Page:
Safeguarding people is just the minimum

At least seven of Amazon’s employees have died from the coronavirus, and the company has been very unclear about how many others have become ill. There is a new lawsuit by employees around the company’s contact tracing and potential exposure of employees — worth noting that the lawsuit doesn’t seek damages, just an injunction forcing Amazon to follow public health standards.

Throughout the pandemic, Amazon has taken heat for how it has treated its workers. This covered safety equipment and protections, sick leave and sending people home, and how it responded to labor demands. And, much of the anger is deserved.

The pandemic is scary and should be taken seriously. It was Amazon’s responsibility to make its employees feel like they were taken care of and protected.

Hopefully, this has served as a wakeup call for logistics and warehouse businesses. Your people matter, far beyond just what they contribute to the health of your business. There’s also a good chance your business will be judged by how you treat your teams. The world now makes much of this information public, too, if you need that extra layer of fear to get going and ensure your teams are safe, protected, and following the right policies.

Protect long-term customers and your business model

Consumers are spending more money on Amazon and shopping more often, largely due to the pandemic, but they’re not as happy about it. People saying they were either “very” or “extremely” satisfied with Amazon’s service fell from 73% to 64% from June 2019 to now.

The biggest frustrations have been delays in shipping and unavailable products. People view that they’re paying for the service, and its interrupted supply chain is still creating waves. Prime shoppers aren’t able to get the fast, two-day shipping on all purchases, despite being the most lucrative customers. Amazon has actually seen a decline in customer satisfaction over the last five years, according to that same report.

Growing discontent is a threat. Logistics and warehouse businesses don’t have the size of Amazon or the weight to throw around. If your customers aren’t getting what they’re paying for, they’ll move on to another service provider. The same is true if you’re late, damaging goods, or getting orders wrong. There are few real alternatives to Amazon, but there are many alternatives to all of us.

That’s perhaps the most important lesson in all of this for the logistics profession. Amazon needs to learn it before a genuine rival rises to compete, but it’s a good focus for warehouses starting today.


Jake Rheude is the Director of Marketing for Red Stag Fulfillment, an ecommerce fulfillment warehouse that was born out of ecommerce. He has years of experience in ecommerce and business development. In his free time, Jake enjoys reading about business and sharing his own experience with others.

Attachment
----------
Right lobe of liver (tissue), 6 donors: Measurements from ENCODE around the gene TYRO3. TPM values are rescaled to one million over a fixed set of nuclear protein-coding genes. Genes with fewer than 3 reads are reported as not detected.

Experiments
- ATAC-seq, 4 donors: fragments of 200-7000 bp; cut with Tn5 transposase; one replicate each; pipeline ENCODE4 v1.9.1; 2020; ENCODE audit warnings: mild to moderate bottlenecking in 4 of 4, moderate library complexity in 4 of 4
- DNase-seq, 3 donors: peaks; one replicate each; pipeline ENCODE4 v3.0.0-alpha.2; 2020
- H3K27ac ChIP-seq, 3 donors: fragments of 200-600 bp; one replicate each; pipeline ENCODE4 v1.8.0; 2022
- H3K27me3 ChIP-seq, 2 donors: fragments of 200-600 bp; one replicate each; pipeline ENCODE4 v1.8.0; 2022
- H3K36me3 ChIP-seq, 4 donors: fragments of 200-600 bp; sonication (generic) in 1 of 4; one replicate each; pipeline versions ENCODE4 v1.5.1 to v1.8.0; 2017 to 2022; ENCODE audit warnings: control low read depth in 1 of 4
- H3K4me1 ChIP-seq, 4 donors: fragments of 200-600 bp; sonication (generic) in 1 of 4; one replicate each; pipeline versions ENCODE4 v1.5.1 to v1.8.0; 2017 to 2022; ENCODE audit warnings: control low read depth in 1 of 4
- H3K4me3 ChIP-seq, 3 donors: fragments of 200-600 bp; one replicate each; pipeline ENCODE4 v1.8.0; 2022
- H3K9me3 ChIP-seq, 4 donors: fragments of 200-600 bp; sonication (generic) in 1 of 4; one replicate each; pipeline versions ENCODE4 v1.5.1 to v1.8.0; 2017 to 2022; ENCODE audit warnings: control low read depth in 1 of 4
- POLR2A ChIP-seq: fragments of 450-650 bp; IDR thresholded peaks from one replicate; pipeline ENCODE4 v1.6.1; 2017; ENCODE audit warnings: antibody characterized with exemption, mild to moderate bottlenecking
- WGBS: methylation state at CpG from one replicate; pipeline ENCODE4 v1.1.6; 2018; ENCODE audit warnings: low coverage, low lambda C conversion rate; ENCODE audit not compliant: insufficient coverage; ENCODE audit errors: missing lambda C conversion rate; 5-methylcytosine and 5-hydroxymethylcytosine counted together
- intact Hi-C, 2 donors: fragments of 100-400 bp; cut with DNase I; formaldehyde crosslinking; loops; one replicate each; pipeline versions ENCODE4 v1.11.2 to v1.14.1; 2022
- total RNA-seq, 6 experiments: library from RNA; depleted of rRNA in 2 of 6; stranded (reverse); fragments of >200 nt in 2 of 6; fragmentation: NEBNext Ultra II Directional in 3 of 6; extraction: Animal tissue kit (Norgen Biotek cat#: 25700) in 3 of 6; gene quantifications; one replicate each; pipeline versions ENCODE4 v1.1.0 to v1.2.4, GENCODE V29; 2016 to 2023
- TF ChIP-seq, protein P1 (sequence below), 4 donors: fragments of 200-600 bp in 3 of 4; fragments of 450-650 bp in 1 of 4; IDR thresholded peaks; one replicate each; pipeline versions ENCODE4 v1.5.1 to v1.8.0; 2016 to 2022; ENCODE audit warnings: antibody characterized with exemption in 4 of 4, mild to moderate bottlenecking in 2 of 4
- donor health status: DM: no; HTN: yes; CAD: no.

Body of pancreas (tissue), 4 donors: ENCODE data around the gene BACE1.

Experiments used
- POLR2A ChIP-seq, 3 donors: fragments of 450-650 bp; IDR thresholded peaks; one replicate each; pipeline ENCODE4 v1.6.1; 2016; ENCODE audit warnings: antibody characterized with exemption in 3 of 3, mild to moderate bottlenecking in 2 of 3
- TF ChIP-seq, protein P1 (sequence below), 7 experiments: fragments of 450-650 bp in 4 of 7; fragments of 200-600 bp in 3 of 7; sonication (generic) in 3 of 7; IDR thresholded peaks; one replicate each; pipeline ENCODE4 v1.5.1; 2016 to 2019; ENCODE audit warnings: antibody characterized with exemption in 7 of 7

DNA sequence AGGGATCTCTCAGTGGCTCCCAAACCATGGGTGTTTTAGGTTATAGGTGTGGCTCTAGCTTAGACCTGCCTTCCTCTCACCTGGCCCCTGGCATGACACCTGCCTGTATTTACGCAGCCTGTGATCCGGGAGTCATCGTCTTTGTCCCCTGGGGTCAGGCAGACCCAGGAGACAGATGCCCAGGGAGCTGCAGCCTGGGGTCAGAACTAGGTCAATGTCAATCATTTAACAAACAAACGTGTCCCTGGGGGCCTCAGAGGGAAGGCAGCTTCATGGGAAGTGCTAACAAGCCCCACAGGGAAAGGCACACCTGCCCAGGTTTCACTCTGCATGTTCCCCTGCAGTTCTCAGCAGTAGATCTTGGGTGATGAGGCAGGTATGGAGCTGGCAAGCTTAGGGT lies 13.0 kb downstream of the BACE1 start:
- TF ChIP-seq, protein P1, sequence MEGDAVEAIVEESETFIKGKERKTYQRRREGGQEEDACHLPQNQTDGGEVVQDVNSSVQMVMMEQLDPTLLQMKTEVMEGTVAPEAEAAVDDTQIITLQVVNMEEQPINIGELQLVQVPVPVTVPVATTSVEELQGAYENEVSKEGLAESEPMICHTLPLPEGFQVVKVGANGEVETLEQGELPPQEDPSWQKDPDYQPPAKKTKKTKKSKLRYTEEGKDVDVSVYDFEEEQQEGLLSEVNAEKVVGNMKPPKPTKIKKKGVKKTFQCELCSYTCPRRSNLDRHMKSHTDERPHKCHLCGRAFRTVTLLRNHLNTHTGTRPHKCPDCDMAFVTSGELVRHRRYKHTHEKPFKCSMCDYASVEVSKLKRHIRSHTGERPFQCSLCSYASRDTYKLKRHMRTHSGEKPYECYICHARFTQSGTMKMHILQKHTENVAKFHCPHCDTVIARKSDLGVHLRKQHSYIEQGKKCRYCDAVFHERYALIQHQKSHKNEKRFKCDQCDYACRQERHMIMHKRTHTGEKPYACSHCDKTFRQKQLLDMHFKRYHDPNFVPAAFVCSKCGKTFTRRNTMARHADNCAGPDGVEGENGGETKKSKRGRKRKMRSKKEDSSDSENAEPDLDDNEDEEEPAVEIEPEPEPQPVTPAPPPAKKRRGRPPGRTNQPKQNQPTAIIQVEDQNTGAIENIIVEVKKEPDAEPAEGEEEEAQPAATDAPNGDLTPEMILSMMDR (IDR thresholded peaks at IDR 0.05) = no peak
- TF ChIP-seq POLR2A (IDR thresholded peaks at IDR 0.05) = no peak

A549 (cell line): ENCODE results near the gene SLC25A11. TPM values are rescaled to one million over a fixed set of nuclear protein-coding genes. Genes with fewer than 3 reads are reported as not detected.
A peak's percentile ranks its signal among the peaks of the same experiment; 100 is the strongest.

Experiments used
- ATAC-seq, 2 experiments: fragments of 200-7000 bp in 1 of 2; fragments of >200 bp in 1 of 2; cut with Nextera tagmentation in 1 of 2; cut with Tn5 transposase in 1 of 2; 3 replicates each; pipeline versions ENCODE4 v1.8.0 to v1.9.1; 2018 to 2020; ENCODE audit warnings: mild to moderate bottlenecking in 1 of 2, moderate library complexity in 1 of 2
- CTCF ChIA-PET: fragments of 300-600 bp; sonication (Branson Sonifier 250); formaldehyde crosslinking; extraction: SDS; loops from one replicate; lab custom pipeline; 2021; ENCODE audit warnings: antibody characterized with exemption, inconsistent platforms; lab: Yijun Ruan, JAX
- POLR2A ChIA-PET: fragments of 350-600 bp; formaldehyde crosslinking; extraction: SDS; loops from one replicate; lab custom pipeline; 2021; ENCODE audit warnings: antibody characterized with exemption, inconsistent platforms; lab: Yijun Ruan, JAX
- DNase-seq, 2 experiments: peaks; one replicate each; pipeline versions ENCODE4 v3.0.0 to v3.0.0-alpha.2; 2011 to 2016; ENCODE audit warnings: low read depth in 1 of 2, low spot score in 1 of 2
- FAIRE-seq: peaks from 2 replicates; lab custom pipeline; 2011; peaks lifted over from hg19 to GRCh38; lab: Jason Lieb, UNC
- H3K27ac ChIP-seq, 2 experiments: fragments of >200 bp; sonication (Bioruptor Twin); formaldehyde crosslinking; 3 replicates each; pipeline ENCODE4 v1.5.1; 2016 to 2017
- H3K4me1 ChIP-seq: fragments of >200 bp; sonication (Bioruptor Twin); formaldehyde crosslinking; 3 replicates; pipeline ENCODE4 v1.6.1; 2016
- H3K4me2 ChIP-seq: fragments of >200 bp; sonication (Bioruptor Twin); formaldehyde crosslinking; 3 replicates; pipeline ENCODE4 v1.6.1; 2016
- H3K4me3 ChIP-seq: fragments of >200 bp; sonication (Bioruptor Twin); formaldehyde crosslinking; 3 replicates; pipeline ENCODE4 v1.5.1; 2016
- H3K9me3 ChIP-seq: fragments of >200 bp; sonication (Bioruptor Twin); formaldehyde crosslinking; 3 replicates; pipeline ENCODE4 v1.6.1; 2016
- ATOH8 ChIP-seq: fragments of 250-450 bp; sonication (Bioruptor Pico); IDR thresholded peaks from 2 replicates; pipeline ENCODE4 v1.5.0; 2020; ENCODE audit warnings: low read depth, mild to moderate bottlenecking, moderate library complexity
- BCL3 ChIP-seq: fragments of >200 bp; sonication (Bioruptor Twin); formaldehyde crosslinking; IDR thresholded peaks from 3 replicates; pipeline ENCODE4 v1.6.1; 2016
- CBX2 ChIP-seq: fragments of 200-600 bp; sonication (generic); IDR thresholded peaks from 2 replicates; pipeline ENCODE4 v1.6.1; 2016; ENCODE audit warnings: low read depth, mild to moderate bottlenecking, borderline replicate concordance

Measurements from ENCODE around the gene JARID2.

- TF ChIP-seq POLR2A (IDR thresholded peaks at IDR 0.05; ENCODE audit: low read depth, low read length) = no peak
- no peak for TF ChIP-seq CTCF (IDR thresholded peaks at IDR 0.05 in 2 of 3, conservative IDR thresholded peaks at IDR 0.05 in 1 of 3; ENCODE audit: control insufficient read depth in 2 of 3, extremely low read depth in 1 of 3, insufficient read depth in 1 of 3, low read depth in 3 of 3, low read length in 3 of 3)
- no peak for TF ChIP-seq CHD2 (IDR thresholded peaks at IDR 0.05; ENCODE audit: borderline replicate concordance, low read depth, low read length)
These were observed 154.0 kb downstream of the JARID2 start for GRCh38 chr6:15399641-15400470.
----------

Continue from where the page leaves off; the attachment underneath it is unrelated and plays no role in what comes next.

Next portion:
ecommerce business

How Coronavirus Impacts Ecommerce Business and Beyond

There is no vaccine to prevent the spreading Coronavirus, yet, and that holds lessons for ecommerce businesses and the people who work at them. Today, we’re facing a time to prepare and hopefully limit exposure and risks at work.

For businesses, preparation and the possibility of illness are going to reshape the day-to-day. After reviewing scenarios and government guidance (here’s your list of cleaners that can take out COVID-19), we’ve put together some thoughts on the most significant impacts we’ll see soon and how companies can respond to protect their people best.

Sending people home is best but expensive

Many ecommerce businesses are small shops, though we’ve been impressed to see some grow significantly in recent years. It’s always a fantastic thing to witness, but their scrappy nature usually means staff are perpetually busy and wearing multiple hats.

Unfortunately, that might mean the COVID-19 threat will hit you especially hard.

Your best bet to keep everyone at work safe is to let anyone go home when they feel even the slightest bit sick. If that happens, document the person arrived and left, plus who they came into contact with at work — employees and anyone who might’ve visited — and how they got to work. This can help medical professionals who are already going to be stretched thin.

The best practice here is going to cost you, but it could also save your team from significant harm, and that is to pay your team to stay home. Help people use their sick days and vacation time if they have it. If someone doesn’t, review your budget to see what you can offer.

If people can’t afford to stay home, they come into work even when sick. That’s a danger none of us can afford right now.

Wash your hands and everything else

There is a little bit of a silver lining in the ecommerce world: most of the products moving through your warehouse are going to be safe. You’re watching for people above all else.